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South Asia

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    Casualties of Commerce Hena Ashraf April 15, 2011

    PEEPLI LIVEBY ANUSHA RIZVIAamir Khan Productions, 2010

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    Punjabi Gypsy Hip-Hop Rebellion Sonny Singh April 15, 2011


    With an unmistakably laid-back West Coast hip-hop sound, 22 year-old Mandeep Sethi brings us Poor Peoples Planet—an album that is dynamic, and often incendiary while maintaining mellow Bay Area vibes. The San Francisco-based Sikh rapper—inspired by the gypsy hip-hop teachings of the crew Xitanos Matematikos, and the history of gypsies from Punjab—flows over meditative and haunting melodies and samples that are not typical for a hip-hop record.

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    Warring nationalisms and future of Sri Lankan politics Ahilan Kadirgamar in conversation with Prachi Patankar July 1, 2009

    On May 18, 2009, the Government of Sri Lanka declared an end to the civil war against the Liberation Tigers of Tamil Eelam (LTTE or the Tigers), killing their leader, Velupillai Prabhakaran. Since January 2008, the Sri Lankan Government was waging a “final” assault against the Tigers, who have fought a civil war for the last 25 years against the Sinhalese majority Government, calling for a separate state for Sri Lanka’s Tamil ethnic minority. Over the last few months, tens of thousands of Tamil civilians trapped in the conflict zone were being used by the LTTE as human shields against Government forces that were also shelling them indiscriminately.

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    Imperialisms in South Asia Sahar Shafqat April 1, 2010

    In November 2009, the Pakistani Army began a major assault in South Waziristan, believed to be the stronghold of the largest of the Pakistani Taliban factions. In a stroke of genius, the Army dumped thousands of leaflets one day ahead of its assault as part of a public relations effort. The leaflets bore a letter directly from the head of the Pakistani Army, General Kayani, to the Mehsud tribe which lives in South Waziristan. The letter said: “The [military] operation is not meant to target the valiant and patriotic Mehsud tribes but [is] aimed at ridding them of the elements who have destroyed peace in the region.” In order to clear up any confusion as to whom the letter was from, the Army helpfully included a picture of General Kayani on the leaflets.

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    Covering Pakistan: How Journalists and Experts Reproduce Empire Madiha R. Tahir December 1, 2010

    The wiry black beard could hoodwink one into believing he’s a seasoned mullah from the forbidding Waziristan mountains, but he’s a young student, and incompetent too, for he’s trying to set a flag on fire—and failing. It’s June, and I’m standing on a road embankment outside the Karachi Press Club watching the protest against the Israeli attack on the Gaza flotilla. It’s been organized by the student wing of the Jamaat-e- Islami, one of Pakistan’s Islamist political parties.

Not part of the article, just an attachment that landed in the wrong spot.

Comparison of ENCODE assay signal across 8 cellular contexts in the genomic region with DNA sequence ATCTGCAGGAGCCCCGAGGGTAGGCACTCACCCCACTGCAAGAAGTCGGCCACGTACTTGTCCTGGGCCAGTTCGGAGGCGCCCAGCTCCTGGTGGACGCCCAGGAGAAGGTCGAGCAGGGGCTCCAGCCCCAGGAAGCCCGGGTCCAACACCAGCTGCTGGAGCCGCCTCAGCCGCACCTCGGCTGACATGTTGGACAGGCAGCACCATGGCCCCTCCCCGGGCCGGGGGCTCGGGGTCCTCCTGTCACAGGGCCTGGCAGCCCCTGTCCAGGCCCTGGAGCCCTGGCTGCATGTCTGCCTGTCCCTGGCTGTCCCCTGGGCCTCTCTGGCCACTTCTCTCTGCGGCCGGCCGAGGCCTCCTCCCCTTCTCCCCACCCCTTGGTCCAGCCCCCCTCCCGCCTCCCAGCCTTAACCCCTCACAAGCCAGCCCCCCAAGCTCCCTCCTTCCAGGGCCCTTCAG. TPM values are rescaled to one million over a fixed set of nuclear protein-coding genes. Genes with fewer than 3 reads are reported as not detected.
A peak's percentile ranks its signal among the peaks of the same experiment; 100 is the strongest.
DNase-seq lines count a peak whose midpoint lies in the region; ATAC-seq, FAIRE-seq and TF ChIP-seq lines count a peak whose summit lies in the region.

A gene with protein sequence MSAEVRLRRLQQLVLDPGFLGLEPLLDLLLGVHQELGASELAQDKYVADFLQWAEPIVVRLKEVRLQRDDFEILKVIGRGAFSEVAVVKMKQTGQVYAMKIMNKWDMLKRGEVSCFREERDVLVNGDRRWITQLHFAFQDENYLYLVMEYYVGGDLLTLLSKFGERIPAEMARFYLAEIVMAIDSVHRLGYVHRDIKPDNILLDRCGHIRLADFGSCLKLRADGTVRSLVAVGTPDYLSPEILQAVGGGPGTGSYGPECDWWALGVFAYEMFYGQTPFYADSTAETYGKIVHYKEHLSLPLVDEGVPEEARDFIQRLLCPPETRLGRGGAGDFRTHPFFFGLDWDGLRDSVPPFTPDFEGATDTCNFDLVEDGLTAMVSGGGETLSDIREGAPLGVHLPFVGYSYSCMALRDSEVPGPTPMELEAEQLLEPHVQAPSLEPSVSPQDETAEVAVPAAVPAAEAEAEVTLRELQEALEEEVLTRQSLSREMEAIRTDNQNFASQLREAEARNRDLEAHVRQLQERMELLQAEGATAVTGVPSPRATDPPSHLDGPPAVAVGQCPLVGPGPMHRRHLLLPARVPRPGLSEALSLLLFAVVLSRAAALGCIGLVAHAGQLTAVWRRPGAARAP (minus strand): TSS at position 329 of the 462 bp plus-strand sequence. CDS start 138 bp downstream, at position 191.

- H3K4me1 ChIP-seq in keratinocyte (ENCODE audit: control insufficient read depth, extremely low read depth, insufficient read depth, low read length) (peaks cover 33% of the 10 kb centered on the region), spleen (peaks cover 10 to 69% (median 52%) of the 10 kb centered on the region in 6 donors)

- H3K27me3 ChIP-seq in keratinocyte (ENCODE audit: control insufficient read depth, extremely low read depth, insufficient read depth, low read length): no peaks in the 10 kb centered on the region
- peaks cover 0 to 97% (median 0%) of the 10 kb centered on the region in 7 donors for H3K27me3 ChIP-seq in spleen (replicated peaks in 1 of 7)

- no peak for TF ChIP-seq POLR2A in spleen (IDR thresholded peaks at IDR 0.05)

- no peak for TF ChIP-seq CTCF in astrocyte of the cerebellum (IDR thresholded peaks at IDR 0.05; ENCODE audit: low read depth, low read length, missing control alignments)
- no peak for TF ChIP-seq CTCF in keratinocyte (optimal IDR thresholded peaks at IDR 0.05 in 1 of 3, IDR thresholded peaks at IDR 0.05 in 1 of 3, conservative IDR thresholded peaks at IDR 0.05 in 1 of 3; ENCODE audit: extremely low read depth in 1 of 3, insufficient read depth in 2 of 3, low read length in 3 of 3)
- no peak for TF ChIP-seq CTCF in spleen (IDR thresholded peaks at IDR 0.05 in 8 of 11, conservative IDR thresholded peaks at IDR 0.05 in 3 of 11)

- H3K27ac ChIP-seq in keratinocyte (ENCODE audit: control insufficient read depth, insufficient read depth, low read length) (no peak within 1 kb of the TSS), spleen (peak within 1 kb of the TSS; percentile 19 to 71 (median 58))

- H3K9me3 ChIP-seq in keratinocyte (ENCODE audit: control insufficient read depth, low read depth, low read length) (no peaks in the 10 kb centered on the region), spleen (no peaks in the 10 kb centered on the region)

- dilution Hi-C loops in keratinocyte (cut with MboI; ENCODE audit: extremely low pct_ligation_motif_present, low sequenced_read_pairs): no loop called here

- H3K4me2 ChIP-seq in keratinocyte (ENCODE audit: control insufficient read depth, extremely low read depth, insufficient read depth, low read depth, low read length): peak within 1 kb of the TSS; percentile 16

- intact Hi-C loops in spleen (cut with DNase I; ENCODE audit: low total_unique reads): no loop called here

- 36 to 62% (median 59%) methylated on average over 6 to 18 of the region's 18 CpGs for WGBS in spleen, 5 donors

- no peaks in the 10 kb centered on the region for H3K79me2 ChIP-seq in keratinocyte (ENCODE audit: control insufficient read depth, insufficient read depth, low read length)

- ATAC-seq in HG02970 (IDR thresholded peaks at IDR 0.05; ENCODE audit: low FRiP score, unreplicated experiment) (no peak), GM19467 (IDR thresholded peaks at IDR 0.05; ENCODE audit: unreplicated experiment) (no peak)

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    Empire's Chessboard Firat Bozcali October 1, 2009

    Overlook Press, 2009

    The London-based journalist Dilip Hiro has authored more than thirty books—a number about Iraq and Iran, many about West Asia more generally. With his latest, he explores a region he previously considered in <i>Between Marx and Muhammad</i> (1995). <i>Inside Central Asia</i> provides a political and cultural history of five former Soviet republics: Kazakhstan, Kyrgyzstan, Tajikistan, Turkmenistan, and Uzbekistan, with Iran and Turkey included as well.

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    Aafia Siddiqui: Another Person Disappeared in the War on Terror Cullen Goldblatt January 01, 2007

    SEEKING INFORMATION states the FBI in large bold letters at the top of the notice, then:

    Date of Birth Used: March 2, 1972

    Details: Although the FBI has no information indicating this individual is connected to specific terrorist activities, the FBI would like to locate and question this individual.

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    In Bloom: Nepal’s Republic Tej Nagaraja October 01, 2008

    Earlier this year, the ruling Shah Dynasty in Nepal finally fell, coming up a decade short of a quarter-millennium reign. Nepalis' recent parallel struggles for democracy and communism have come to an uneasy confluence this summer:  despite backing from India, China, the UK and the US, the Hindu monarchy has surrendered state power to a Maoist-helmed electoral republic. Twenty-first century socialism, anyone?

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    War and Terror Pranjal Tiwari September 14, 2004
      As the “war on terror” announced by our rulers approaches its third year, it is receiving bad reviews all around, even in the mainstream media, establishment, and intellectual circles. Pranjal Tiwari takes a look.

    Typical of the barrage of criticism that the war on terror has been subjected to is a recent report from none other than the Army War College which concluded that “[T]he global war on terrorism as currently defined and waged is dangerously indiscriminate and ambitious,” but qualified that “its parameters should be readjusted.”

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